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which vegetables are the best to dehydrate?

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  • which vegetables are the best to dehydrate?

    Maybe I should also add which variety, too. Because some of them completely different although under the same vegetable name.
    1) I saw dried okra. It was very small type. Never tried by myself.
    2) I saw dried eggplant in a farmer market once. They were cut half and inside was taken off. To use only stuffed eggplant. Then get a thin string and needle, like making a necklace with beads, put them together, hang somewhere with good air circulation to dry out. I don't remeber how to hydrate, though. I think they should be put to water with salt for awhile.
    3) I think we all know about dried tomatoes, garlic and hot chilly peppers.
    What else can we dry? And some info about the process?
    Last edited by YorkerJenny; 07-19-2008, 03:34 PM.

  • #2
    I'm going to try okra several different ways. I may try eggplant too. Zucchini is such a 'wet veggie' I've heard that it dries up to a thin rind and isn't very good.

    I've done onions and celery, and run them through my chopper. Throw a handful into whatever you are cooking. Combined with herbs, peppers and tomatoes, makes an interesting rub if ground fine.

    I tended to over-dry at first...which was how I discovered the fine ground mixes, the veggies weren't much good for anything else...they were too tough.

    I've had dehydrated watermelon and cantaloupe, but the flavor was a bit cloying...just too much of a good thing. I love apples, strawberries and blueberries mixed...pretty too.


    • #3
      Tomatoes are great.


      • #4
        I have dried onions. They are then easy to incorporate into many dishes when cooking.


        • #5
          I've dried about everything. The eggplants are great in pasta sauces! If you're interested in food drying, check out the Food Preservation page on my website, You can see my post on the Solar Dryer thread on this forum also.
          I'm new to the forum, but look forward to sharing tips with fellow gardeners.


          • #6
            we've dried all the above and more!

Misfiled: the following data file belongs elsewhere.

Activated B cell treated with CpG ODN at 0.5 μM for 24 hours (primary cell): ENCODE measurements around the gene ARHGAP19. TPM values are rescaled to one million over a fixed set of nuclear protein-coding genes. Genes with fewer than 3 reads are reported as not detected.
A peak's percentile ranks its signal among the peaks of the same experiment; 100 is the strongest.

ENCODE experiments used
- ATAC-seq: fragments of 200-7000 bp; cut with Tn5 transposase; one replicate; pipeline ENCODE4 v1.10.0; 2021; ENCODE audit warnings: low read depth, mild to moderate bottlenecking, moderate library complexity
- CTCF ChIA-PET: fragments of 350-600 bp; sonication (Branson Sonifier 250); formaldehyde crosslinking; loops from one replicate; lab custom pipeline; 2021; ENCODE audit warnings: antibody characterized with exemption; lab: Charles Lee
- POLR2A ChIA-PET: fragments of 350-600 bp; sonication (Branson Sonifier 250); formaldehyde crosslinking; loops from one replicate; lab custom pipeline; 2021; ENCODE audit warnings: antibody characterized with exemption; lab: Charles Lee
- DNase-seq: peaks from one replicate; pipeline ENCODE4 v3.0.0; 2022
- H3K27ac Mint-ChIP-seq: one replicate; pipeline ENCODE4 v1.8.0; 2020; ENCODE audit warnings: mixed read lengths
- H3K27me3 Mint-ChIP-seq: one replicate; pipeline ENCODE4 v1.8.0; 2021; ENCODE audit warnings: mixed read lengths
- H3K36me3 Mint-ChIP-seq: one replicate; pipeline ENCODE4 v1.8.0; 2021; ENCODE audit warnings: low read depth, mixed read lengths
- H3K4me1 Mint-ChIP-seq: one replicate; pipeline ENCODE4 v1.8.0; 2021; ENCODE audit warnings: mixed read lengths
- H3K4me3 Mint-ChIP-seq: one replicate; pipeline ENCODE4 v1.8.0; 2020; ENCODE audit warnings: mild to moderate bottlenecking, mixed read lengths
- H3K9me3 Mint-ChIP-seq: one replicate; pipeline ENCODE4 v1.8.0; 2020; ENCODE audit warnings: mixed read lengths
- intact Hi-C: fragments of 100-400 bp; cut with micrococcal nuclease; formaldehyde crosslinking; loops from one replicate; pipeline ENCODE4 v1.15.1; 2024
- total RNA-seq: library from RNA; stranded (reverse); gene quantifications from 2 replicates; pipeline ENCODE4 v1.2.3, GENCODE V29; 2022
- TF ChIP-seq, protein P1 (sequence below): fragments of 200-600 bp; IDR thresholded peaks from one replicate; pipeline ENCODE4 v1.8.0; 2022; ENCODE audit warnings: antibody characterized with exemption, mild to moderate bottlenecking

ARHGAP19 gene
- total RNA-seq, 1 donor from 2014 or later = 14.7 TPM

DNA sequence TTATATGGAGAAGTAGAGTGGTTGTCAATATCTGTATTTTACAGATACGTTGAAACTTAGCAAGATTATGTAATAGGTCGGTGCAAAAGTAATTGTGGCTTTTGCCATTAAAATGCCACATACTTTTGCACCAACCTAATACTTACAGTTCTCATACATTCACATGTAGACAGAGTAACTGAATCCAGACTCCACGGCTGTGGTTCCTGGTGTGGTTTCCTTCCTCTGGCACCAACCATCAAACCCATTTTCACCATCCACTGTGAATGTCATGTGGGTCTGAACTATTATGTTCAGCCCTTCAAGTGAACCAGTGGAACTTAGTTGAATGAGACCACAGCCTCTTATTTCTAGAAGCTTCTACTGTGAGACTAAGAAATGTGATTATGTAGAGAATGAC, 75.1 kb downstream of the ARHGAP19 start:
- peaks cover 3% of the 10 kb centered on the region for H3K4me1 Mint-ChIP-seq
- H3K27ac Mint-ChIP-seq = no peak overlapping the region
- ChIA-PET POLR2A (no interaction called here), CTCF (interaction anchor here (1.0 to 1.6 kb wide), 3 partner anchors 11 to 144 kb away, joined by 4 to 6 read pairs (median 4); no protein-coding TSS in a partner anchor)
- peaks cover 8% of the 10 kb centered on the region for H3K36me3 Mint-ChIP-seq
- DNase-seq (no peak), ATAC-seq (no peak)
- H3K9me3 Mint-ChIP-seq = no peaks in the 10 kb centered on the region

dried cantelope and watermelon is a great candy substitute.

            we also dry thin slices of cukes, garlic, and summer squash. sometimes adding herbs. they make nice chips for dipping or snacking or adding to a soup or stew.

            broccoli and cabbage are great to dry too. when one rehydrates them, they taste like they were just picked out of the garden that day. very fresh!

            plums, apples, and pears are great dehydrated for snacking or using later in a pie or jam or muffins, etc...

            corn and peas and green beans can be dehydrated and later put in soups and stews or rehydrated in water for a veggie dish.

            mushrooms are wonderful dehydrated and placed in soups and stews, too.


            • #7
              Originally posted by melody View Post
              Zucchini is such a 'wet veggie' I've heard that it dries up to a thin rind and isn't very good.
              Zucchini was our first vegetable to dry this year, with our new dehydrator.
              We grew Italian Largo (one of the kind with prominent colored ribs down the length of the squash).

              They took about 12 hours at 125 degrees, but the results were great.

              Now we're trying peaches. Not sure how dry they should be? They have a lot more water than apples, so would we take them down to a similar texture, i.e. run the dryer longer? But dried apricots from the store (closest fruit I can think of) are very moist and flexible (probably more sugar content & sulfur dioxide added).

              Anyone have further experience to share -- about any veggies -- thanks.



              • #8
                I only have positive things to say about dried bananas, strawberries, pineapple, garlic, tomatoes (all types), Serrano and cayenne peppers.

                Not thrilled about my results with cherries and ground cherries.